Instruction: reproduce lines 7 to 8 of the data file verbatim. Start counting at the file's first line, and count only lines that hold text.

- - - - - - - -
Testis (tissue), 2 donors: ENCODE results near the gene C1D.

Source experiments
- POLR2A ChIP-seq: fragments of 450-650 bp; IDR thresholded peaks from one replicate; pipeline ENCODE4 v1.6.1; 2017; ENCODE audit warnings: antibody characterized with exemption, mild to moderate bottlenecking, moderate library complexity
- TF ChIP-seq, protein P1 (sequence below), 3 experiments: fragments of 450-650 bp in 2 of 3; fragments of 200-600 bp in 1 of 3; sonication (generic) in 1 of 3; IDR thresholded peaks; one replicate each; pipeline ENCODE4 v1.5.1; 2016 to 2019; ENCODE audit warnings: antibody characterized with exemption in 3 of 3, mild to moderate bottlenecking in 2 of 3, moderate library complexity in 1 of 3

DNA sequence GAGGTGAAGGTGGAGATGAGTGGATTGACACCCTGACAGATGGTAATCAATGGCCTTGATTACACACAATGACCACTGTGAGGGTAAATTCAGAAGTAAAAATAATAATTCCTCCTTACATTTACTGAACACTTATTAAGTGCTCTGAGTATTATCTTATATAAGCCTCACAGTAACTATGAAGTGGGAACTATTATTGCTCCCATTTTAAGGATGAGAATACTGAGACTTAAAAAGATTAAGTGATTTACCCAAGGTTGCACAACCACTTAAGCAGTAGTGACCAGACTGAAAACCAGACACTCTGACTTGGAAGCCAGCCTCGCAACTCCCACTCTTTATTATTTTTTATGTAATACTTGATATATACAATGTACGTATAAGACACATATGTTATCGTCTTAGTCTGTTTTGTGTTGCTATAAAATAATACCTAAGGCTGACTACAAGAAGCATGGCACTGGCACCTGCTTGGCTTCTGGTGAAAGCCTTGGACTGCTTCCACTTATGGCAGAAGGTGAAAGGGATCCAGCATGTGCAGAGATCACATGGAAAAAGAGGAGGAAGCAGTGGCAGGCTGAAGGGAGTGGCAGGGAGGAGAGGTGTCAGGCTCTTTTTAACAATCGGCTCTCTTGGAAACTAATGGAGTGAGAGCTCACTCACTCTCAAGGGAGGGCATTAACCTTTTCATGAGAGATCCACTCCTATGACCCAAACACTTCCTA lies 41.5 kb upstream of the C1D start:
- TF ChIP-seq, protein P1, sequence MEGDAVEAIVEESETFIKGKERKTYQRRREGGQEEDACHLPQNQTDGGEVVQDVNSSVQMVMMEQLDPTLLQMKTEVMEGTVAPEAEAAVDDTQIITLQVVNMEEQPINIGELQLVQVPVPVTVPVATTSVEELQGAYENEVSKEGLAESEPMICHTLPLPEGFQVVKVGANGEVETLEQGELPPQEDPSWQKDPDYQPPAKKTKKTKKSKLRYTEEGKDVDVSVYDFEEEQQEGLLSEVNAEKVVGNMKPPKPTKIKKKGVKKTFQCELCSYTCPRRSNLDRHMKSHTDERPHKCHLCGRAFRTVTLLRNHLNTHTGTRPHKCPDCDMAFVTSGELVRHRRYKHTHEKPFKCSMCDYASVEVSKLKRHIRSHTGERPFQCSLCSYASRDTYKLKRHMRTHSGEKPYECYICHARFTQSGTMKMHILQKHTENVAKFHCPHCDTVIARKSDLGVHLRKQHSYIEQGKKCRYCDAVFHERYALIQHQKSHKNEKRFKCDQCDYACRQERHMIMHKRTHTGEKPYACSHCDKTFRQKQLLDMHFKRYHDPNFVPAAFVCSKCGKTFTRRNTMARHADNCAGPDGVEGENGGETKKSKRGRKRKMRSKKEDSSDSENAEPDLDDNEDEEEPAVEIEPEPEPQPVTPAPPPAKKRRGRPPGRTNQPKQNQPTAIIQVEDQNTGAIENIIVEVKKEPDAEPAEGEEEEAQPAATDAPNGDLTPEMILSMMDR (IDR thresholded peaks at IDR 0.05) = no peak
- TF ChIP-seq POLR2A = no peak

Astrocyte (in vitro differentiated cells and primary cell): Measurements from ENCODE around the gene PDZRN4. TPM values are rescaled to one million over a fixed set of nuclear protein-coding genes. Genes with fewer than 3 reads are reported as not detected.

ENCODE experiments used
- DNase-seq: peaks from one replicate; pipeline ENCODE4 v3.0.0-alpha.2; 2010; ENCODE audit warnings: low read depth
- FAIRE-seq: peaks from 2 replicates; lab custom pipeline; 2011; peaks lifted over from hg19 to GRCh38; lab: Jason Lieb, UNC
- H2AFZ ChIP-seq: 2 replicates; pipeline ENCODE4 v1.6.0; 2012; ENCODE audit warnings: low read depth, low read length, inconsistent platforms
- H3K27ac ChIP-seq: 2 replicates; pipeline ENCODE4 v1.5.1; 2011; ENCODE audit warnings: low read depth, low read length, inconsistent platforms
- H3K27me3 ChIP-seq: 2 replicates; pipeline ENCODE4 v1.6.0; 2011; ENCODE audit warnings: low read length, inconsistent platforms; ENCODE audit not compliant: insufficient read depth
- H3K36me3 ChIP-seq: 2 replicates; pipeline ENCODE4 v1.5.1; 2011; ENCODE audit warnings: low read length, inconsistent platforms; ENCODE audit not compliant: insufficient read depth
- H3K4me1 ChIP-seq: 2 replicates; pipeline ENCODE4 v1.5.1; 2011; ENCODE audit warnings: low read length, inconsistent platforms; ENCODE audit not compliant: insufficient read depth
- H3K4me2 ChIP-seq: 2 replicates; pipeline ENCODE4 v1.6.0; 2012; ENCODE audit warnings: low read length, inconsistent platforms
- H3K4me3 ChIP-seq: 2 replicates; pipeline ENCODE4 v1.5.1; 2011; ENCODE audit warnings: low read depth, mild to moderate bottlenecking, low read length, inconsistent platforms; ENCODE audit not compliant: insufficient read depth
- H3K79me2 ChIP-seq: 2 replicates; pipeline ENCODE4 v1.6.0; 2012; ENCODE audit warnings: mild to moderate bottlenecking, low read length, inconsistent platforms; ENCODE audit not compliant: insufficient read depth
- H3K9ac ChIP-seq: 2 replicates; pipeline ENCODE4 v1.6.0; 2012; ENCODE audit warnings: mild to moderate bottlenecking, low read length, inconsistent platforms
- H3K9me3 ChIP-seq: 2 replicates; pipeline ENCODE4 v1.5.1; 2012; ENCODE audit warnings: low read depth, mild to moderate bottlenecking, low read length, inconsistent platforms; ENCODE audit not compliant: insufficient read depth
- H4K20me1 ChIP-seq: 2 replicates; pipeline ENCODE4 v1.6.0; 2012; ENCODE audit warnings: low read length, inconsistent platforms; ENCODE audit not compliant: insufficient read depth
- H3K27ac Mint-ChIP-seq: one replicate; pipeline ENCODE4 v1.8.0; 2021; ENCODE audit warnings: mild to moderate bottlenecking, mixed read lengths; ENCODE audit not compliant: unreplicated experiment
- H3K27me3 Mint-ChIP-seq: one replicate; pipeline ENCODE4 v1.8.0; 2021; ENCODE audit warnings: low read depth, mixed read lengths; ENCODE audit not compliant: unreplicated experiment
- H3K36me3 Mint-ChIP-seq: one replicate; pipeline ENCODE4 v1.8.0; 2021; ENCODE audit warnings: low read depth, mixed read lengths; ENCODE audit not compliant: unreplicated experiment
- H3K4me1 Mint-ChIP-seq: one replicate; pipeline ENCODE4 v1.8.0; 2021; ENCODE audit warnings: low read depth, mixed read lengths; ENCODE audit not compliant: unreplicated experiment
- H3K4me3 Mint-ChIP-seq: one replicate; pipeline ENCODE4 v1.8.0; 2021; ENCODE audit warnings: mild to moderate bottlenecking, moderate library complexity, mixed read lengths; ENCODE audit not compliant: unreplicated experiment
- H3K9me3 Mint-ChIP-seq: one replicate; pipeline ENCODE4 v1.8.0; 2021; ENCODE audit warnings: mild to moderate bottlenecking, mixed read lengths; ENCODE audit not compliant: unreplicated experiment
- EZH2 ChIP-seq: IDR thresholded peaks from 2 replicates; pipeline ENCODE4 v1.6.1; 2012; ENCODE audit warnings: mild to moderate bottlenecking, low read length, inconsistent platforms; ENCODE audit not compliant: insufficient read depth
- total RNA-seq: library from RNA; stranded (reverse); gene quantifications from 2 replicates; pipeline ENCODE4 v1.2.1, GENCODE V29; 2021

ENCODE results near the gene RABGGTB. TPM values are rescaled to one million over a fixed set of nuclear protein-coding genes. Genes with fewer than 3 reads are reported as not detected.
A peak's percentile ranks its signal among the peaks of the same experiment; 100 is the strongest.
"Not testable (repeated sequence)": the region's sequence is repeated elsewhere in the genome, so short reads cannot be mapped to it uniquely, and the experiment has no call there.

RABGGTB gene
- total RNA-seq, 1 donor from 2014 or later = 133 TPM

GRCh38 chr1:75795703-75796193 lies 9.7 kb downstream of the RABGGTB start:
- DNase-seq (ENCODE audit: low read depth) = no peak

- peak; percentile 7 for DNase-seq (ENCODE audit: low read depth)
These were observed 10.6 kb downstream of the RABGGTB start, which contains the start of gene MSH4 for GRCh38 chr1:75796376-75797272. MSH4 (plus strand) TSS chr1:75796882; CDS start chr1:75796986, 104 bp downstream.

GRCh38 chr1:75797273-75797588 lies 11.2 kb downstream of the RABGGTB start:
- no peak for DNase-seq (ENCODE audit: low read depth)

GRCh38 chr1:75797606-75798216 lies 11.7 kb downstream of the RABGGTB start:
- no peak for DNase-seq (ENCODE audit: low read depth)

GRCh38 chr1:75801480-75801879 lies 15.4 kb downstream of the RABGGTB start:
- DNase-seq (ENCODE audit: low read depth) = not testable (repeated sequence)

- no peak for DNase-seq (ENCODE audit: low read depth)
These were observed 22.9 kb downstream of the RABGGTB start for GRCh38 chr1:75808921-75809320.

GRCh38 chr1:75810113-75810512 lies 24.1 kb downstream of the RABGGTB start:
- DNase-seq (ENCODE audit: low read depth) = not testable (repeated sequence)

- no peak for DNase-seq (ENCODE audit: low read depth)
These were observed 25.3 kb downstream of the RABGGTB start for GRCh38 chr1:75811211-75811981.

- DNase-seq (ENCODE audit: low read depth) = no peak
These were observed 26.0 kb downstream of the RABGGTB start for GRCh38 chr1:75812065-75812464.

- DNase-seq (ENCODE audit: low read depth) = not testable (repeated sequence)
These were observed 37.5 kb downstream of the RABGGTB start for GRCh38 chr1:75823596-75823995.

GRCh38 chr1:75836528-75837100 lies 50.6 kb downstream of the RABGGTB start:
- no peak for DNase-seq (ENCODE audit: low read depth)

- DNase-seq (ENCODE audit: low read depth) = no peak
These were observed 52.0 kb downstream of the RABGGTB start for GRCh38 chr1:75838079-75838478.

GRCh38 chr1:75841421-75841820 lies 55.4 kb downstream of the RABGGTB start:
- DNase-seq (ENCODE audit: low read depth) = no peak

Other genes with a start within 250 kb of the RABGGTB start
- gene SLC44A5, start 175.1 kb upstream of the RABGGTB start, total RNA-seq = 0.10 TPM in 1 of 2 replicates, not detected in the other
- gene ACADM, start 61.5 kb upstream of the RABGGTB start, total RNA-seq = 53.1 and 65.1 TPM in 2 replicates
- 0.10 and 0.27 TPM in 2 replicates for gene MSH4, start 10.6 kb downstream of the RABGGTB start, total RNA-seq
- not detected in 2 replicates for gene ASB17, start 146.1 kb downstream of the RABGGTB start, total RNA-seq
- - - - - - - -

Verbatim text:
- TF ChIP-seq POLR2A = no peak

Astrocyte (in vitro differentiated cells and primary cell): Measurements from ENCODE around the gene PDZRN4. TPM values are rescaled to one million over a fixed set of nuclear protein-coding genes. Genes with fewer than 3 reads are reported as not detected.